Postgres 9.6; Centos 6.7 ; 24 cores

BigTable1 contains 1,500,000,000 rows; weight 180GB.

max_worker_processes = 20
max_parallel_workers_per_gather = 12

1) When running

    date_id, id1, id2, id3, id4, topdomain, ftype, SUM(imps), SUM(cls)
FROM BigTable1
    date_id BETWEEN 2017021200 AND 2017022400             
    AND date_id BETWEEN 2017020000 AND 2017029999   
date_id, id1, id2, id3, id4, topdomain, ftype;

No “Workers Planned:” used at all. Why?

2) When running the same query when in the session defined

set max_parallel_workers_per_gather = 5;

“Workers Planned: 5” appear. The execution time was improved only by 25%.

2.1) Why “Workers Planned:” appears only after this setting? 2.2) Why we could not see a much better improvement when running with max_parallel_workers_per_gather = 5 ?

Thank you!.

  • What kind of hardware do you have? How many drives? What type of drives? And how fast are your drives? And what about RAM? Etc. Mar 2, 2017 at 20:14

2 Answers 2


When PostgreSQL considers a parallel sequential scan, it decides how many workers should be used based on the relation size (or the parallel_workers storage parameter for the driving table) and computes the cost of a parallel plan with that number of workers. This is compared to the cost of a serial plan, and the cheaper plan wins. Plans with other numbers of workers are not considered, so it can happen that the cost of the serial plan is less than the cost of the plan considered but more than the cost of some plan with a different number of workers. This probably happened in your case.

Since you didn't post the EXPLAIN ANALYZE output, we can't see how many groups your query is producing, but my guess is that it's a fairly large number. In PostgreSQL 9.6, a parallel aggregate must be performed by aggregating a portion of the data in each worker (a PartialAggregate) and then merging groups with the same keys in the leader (a FinalizeAggregate). Between these two steps, a Gather node is required to transmit the partially grouped data from the workers to the leader. This Gather node is somewhat expensive, so the most likely reason why you saw only limited speedup is that the number of groups being transferred was large. The cost of sending all of those groups, and of merging groups that occurred in more than one worker, may have looked too high to justify parallelism with a higher number of workers, but may have looked like a win with a lesser number of workers. These same costs probably account for the fact that even when parallel query was used, you saw only a 25% speedup.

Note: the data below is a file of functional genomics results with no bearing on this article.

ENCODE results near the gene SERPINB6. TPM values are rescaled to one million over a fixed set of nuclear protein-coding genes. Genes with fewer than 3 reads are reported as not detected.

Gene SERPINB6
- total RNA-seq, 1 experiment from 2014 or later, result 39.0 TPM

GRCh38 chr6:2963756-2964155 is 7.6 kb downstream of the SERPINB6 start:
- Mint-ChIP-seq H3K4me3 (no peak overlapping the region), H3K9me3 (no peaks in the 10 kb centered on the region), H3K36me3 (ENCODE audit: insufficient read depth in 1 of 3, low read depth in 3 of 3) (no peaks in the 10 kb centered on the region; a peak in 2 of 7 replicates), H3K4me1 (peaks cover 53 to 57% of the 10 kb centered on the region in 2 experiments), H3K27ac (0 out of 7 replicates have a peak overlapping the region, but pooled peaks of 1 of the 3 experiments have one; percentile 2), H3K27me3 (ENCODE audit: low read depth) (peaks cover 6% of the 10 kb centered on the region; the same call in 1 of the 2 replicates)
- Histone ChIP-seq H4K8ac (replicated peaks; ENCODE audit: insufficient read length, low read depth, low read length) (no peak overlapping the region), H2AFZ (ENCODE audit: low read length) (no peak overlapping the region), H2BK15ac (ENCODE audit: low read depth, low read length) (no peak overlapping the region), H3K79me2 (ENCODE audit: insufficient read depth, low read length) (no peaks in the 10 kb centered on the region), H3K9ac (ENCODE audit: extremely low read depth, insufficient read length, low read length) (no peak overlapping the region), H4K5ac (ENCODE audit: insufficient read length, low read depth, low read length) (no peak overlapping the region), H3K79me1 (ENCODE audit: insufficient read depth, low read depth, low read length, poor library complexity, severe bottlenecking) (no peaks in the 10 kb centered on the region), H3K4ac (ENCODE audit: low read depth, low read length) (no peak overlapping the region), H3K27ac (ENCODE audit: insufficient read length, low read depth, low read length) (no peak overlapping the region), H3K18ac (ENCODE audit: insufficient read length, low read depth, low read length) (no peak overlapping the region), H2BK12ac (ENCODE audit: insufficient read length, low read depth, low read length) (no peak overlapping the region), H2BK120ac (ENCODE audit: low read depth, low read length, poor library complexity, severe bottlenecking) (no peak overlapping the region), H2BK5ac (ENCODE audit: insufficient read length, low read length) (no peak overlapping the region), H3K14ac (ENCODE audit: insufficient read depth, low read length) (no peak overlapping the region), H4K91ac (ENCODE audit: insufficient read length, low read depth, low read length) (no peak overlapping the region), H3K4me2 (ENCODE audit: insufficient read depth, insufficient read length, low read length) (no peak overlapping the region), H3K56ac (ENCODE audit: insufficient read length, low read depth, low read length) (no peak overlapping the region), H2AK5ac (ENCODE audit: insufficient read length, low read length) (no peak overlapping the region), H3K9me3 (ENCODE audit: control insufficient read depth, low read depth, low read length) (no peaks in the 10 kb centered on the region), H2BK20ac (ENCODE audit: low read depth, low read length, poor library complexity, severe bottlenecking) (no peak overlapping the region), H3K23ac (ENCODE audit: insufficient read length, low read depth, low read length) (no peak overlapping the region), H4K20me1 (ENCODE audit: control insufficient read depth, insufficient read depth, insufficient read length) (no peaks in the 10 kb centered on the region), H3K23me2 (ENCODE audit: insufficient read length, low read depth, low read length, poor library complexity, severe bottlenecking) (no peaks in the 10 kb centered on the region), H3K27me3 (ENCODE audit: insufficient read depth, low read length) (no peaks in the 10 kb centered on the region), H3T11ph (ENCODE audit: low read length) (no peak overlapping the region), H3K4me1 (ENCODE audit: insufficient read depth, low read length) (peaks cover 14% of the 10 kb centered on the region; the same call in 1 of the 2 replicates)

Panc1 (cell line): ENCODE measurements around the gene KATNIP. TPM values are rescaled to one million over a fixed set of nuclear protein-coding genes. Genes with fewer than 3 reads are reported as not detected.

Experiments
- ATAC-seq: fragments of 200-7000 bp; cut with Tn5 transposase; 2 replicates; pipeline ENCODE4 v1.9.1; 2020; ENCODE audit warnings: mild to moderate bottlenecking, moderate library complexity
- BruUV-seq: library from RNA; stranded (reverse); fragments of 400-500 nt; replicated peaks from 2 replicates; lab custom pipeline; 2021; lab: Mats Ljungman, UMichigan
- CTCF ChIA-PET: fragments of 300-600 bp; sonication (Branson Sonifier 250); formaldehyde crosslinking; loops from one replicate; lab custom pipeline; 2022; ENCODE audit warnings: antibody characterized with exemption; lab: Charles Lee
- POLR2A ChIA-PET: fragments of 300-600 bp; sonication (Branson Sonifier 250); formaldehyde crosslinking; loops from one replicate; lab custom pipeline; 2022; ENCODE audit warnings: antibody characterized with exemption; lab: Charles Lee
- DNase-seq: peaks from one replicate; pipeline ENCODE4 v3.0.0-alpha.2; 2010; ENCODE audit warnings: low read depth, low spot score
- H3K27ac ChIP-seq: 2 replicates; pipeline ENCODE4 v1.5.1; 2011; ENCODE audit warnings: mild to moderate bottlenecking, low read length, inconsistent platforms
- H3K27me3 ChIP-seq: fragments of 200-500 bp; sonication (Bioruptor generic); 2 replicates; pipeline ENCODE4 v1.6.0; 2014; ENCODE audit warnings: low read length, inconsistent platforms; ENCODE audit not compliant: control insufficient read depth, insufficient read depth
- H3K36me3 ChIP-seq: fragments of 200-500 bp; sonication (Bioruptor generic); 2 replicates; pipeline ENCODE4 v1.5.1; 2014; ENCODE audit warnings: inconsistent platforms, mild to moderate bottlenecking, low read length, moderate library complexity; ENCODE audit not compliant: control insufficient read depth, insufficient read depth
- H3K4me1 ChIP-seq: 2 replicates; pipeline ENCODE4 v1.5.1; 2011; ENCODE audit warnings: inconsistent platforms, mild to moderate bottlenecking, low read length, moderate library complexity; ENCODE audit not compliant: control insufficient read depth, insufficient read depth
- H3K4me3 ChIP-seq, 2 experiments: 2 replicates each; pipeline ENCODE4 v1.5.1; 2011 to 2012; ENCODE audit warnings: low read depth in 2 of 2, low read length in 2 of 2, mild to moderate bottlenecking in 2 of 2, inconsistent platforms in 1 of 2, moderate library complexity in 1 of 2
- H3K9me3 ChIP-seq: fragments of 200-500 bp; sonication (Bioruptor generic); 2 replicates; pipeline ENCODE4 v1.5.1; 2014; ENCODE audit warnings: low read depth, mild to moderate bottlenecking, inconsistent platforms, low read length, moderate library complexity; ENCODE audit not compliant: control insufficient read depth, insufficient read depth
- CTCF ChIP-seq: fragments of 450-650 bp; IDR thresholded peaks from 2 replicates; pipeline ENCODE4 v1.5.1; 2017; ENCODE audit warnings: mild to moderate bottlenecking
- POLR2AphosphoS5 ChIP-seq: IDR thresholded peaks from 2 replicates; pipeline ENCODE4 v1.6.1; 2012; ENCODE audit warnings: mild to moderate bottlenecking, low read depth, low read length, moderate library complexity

If you post the EXPLAIN ANALYZE output with and without parallel query (that is, with "Workers Planned: 5" and with no parallelism), it might be possible to understand more clearly what is happening in your case.

(Source: I am one of the principal authors of PostgreSQL's parallel query support.)


If you are just looking to test the parallel query bits then you can have a look at force_parallel_mode and setting it to on.

force_parallel_mode (enum)

Allows the use of parallel queries for testing purposes even in cases where no performance benefit is expected. The allowed values of force_parallel_mode are off (use parallel mode only when it is expected to improve performance), on (force parallel query for all queries for which it is thought to be safe), and regress (like on, but with additional behavior changes as explained below).

And, just as robert-haas mentioned below, Without force_parallel_modethe optimizer will potentially decide parallel query isn't the quickest... see the params below:

from pg_settings
where name in (
  'max_parallel_workers_per_gather' )
  limit 10 ;

 force_parallel_mode             | off     |      | Forces use of parallel query facilities.
 max_parallel_workers_per_gather | 0       |      | Sets the maximum number of parallel processes per executor node.
 min_parallel_relation_size      | 1024    | 8kB  | Sets the minimum size of relations to be considered for parallel scan.
 parallel_setup_cost             | 1000    |      | Sets the planner's estimate of the cost of starting up worker processes for parallel query.
(4 rows)

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